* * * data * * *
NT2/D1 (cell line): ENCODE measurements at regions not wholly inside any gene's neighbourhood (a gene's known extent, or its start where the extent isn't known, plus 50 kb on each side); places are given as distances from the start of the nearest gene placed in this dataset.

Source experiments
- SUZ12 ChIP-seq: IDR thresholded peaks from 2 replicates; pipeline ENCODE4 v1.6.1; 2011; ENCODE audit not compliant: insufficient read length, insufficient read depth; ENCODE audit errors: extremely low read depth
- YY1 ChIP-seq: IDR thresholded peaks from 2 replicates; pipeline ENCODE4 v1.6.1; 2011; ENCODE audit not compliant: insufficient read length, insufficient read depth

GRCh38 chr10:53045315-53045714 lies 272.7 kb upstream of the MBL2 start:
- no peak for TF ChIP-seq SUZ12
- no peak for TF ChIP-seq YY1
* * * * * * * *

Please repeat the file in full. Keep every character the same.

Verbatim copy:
NT2/D1 (cell line): ENCODE measurements at regions not wholly inside any gene's neighbourhood (a gene's known extent, or its start where the extent isn't known, plus 50 kb on each side); places are given as distances from the start of the nearest gene placed in this dataset.

Source experiments
- SUZ12 ChIP-seq: IDR thresholded peaks from 2 replicates; pipeline ENCODE4 v1.6.1; 2011; ENCODE audit not compliant: insufficient read length, insufficient read depth; ENCODE audit errors: extremely low read depth
- YY1 ChIP-seq: IDR thresholded peaks from 2 replicates; pipeline ENCODE4 v1.6.1; 2011; ENCODE audit not compliant: insufficient read length, insufficient read depth

GRCh38 chr10:53045315-53045714 lies 272.7 kb upstream of the MBL2 start:
- no peak for TF ChIP-seq SUZ12
- no peak for TF ChIP-seq YY1